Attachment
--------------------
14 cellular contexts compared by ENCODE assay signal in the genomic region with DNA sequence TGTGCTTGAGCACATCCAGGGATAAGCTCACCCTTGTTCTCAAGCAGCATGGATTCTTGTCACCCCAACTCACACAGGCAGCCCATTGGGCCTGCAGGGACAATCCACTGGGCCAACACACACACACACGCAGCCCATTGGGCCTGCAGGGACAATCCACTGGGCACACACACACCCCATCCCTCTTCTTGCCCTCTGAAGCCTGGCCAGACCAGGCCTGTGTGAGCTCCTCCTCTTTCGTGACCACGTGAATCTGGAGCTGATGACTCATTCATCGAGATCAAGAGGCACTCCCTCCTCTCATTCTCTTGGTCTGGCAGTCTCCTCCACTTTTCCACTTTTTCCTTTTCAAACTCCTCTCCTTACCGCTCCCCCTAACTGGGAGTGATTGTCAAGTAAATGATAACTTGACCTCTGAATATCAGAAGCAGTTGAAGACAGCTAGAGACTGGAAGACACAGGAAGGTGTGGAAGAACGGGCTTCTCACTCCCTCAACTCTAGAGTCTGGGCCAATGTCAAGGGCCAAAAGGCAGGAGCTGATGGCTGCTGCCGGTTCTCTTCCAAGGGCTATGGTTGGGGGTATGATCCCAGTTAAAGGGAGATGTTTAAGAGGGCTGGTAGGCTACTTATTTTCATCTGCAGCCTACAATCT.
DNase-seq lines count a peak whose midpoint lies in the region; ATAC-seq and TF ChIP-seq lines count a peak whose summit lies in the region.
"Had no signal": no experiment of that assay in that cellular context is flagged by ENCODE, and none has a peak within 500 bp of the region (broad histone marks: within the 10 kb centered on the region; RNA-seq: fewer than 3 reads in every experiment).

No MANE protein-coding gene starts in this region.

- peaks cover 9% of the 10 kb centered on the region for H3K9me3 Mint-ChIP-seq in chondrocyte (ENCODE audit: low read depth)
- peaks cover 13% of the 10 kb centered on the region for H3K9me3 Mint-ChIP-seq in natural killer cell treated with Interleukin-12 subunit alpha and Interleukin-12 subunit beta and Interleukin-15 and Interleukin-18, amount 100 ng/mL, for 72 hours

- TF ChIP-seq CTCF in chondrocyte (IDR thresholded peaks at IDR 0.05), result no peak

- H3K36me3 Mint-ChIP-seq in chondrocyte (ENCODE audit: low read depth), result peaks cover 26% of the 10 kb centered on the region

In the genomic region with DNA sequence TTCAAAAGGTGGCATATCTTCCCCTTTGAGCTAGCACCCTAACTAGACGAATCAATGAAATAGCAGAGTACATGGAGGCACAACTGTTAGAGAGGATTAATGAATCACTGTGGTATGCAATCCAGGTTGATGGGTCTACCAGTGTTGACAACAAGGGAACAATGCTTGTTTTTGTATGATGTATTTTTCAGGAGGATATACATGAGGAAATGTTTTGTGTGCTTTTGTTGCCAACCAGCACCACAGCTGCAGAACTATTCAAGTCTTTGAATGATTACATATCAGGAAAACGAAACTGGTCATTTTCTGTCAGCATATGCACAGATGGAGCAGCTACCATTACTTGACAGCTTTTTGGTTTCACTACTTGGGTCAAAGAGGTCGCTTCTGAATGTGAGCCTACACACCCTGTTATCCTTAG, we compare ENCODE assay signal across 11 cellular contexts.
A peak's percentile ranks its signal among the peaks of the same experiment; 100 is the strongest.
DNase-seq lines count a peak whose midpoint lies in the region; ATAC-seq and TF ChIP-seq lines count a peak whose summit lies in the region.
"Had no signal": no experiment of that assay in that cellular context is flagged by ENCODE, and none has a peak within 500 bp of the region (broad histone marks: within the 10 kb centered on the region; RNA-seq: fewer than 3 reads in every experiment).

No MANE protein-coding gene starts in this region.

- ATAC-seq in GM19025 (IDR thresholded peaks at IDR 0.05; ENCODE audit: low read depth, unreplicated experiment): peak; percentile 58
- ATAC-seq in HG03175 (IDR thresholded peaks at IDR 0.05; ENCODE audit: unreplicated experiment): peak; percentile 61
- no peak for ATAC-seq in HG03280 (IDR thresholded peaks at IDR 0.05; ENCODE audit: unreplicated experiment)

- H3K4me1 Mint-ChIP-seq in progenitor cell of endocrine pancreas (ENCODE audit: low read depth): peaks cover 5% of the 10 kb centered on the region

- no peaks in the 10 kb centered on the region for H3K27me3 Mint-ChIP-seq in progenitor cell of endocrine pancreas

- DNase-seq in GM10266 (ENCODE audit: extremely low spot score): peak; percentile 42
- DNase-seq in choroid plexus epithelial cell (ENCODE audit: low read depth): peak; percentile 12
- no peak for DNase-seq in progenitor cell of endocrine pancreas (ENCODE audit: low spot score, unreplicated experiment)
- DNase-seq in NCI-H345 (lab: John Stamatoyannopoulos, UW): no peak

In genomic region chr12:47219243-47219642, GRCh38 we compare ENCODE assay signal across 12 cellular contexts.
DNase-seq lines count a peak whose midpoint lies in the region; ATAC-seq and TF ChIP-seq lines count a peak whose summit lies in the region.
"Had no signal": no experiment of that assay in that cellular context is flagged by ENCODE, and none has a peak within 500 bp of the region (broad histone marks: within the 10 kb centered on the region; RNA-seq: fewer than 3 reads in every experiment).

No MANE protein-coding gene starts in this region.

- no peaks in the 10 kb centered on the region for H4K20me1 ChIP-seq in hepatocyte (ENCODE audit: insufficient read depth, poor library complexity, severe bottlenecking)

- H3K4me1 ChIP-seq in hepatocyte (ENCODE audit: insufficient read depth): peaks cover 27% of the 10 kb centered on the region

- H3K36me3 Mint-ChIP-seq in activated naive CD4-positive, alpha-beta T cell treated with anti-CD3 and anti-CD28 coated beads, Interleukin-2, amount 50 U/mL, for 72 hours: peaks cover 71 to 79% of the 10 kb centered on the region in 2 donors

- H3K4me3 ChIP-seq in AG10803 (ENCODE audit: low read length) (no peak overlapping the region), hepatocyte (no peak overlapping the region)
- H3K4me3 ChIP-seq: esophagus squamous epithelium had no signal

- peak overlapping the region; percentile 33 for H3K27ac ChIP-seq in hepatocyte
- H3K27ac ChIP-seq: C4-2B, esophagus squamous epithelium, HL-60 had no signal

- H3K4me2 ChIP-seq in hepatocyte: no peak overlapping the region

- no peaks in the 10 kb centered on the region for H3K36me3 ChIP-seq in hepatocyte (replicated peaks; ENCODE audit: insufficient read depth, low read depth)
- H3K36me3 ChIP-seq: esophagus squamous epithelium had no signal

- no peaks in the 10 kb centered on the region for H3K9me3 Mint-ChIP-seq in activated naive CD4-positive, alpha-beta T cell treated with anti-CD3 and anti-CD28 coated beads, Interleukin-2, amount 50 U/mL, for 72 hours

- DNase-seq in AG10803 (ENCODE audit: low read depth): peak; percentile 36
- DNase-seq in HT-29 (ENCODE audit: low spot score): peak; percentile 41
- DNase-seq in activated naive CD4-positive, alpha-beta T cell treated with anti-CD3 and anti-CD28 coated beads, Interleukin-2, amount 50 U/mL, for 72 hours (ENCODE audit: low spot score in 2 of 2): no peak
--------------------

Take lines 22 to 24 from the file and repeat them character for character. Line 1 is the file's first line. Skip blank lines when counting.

- DNase-seq in NCI-H345 (lab: John Stamatoyannopoulos, UW): no peak

In genomic region chr12:47219243-47219642, GRCh38 we compare ENCODE assay signal across 12 cellular contexts.
DNase-seq lines count a peak whose midpoint lies in the region; ATAC-seq and TF ChIP-seq lines count a peak whose summit lies in the region.